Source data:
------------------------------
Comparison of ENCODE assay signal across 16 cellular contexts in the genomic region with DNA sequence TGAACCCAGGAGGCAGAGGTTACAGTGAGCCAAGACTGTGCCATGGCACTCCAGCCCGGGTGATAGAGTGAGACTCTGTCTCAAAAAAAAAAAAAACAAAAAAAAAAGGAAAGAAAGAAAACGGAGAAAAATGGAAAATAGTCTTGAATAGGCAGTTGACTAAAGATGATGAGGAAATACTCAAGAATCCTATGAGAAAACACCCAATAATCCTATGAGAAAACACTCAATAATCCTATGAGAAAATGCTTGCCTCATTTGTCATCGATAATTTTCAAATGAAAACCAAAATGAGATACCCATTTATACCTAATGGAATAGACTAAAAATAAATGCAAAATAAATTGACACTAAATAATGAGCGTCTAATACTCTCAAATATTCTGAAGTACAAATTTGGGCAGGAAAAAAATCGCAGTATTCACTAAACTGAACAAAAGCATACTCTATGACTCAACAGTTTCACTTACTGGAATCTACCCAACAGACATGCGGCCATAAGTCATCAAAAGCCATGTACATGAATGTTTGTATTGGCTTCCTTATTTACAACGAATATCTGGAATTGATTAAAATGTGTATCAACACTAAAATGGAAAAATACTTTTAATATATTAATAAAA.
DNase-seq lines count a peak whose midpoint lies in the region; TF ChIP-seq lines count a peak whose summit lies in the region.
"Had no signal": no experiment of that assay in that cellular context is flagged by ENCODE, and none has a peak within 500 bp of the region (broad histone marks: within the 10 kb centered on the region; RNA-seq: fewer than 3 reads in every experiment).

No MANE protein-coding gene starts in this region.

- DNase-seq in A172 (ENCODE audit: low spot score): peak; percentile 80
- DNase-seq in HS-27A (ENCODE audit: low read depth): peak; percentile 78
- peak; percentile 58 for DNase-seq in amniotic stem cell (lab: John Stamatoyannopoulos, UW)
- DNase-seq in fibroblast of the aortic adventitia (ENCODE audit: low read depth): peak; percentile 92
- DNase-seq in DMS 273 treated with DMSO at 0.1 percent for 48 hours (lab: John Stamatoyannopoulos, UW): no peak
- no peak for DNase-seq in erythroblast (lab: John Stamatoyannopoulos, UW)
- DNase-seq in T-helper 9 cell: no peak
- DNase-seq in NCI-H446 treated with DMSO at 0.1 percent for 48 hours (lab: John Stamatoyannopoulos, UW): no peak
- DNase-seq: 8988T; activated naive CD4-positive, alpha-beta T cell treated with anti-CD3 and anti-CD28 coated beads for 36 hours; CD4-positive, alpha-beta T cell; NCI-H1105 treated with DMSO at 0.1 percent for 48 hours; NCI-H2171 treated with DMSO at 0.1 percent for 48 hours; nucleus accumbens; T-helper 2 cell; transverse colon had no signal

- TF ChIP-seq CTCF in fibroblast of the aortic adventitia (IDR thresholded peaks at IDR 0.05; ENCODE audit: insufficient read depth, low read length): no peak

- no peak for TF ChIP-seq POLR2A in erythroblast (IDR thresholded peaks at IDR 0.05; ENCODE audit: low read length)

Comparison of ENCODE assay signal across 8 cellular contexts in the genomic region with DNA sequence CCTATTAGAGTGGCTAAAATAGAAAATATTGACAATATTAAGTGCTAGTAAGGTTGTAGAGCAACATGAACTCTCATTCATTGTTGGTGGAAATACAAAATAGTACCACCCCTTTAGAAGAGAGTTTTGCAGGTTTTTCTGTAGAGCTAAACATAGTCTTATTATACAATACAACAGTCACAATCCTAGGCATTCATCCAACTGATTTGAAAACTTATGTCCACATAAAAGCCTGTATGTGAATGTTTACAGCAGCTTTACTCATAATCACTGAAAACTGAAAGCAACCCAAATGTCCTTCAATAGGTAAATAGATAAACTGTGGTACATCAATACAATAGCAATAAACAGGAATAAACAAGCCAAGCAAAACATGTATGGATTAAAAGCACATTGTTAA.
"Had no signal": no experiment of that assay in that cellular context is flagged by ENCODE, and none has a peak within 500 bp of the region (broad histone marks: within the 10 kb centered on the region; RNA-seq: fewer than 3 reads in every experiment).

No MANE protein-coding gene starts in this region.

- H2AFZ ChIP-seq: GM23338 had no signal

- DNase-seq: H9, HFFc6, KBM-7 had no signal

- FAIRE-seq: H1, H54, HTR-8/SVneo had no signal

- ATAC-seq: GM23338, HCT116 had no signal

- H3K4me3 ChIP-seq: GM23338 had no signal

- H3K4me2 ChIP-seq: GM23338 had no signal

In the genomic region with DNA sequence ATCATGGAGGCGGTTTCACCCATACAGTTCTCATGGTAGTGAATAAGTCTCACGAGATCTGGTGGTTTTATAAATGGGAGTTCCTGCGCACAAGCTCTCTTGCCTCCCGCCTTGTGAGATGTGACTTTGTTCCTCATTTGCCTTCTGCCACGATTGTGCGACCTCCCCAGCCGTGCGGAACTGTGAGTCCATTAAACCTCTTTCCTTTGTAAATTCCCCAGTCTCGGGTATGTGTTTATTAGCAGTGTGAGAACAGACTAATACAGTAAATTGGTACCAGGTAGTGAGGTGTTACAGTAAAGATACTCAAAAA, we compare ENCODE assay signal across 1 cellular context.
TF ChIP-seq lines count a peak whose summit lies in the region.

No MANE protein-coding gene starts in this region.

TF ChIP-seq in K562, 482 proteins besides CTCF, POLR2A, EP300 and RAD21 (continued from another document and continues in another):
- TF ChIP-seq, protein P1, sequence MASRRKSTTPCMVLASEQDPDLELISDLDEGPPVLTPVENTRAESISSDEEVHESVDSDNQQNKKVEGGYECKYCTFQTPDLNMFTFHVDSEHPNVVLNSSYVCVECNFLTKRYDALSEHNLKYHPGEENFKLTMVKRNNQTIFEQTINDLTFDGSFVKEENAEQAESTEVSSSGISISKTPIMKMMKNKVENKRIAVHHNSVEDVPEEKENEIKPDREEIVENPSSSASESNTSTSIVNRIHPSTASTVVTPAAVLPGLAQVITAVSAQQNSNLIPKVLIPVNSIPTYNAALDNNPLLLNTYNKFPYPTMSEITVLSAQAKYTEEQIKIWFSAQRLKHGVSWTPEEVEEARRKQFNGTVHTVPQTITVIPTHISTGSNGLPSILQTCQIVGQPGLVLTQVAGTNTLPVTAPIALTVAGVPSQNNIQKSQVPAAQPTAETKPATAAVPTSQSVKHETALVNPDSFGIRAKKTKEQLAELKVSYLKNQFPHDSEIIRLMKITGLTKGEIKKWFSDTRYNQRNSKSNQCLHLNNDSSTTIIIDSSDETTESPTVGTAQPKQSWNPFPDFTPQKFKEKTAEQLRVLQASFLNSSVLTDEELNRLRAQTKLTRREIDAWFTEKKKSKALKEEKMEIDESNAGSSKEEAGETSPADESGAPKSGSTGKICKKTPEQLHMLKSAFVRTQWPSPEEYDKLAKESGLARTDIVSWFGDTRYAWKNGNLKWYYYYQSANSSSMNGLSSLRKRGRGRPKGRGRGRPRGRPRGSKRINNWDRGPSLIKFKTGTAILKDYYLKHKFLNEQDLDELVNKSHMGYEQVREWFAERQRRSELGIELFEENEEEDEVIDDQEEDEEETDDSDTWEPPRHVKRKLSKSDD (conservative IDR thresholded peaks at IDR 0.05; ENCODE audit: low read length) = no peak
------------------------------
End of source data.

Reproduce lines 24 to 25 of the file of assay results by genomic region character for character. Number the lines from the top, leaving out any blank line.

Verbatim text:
- H3K4me2 ChIP-seq: GM23338 had no signal

In the genomic region with DNA sequence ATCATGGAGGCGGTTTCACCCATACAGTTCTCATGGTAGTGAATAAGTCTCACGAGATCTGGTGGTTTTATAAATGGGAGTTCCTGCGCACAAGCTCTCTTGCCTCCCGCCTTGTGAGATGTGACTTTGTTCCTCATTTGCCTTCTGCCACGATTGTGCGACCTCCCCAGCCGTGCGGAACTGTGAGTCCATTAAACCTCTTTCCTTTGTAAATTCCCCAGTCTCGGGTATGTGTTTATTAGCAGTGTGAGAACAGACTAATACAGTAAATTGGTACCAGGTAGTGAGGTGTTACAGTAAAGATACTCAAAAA, we compare ENCODE assay signal across 1 cellular context.